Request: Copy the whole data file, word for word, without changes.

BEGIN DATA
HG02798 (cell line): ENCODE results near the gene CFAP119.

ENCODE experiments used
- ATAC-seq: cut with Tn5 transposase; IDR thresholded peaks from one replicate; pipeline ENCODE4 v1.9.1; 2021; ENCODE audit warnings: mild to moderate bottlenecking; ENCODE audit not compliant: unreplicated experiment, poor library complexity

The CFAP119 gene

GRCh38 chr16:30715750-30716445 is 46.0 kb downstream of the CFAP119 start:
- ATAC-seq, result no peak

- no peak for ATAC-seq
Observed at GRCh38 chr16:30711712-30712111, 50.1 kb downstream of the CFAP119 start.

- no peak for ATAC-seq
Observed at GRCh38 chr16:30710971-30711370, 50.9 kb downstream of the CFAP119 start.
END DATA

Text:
HG02798 (cell line): ENCODE results near the gene CFAP119.

ENCODE experiments used
- ATAC-seq: cut with Tn5 transposase; IDR thresholded peaks from one replicate; pipeline ENCODE4 v1.9.1; 2021; ENCODE audit warnings: mild to moderate bottlenecking; ENCODE audit not compliant: unreplicated experiment, poor library complexity

The CFAP119 gene

GRCh38 chr16:30715750-30716445 is 46.0 kb downstream of the CFAP119 start:
- ATAC-seq, result no peak

- no peak for ATAC-seq
Observed at GRCh38 chr16:30711712-30712111, 50.1 kb downstream of the CFAP119 start.

- no peak for ATAC-seq
Observed at GRCh38 chr16:30710971-30711370, 50.9 kb downstream of the CFAP119 start.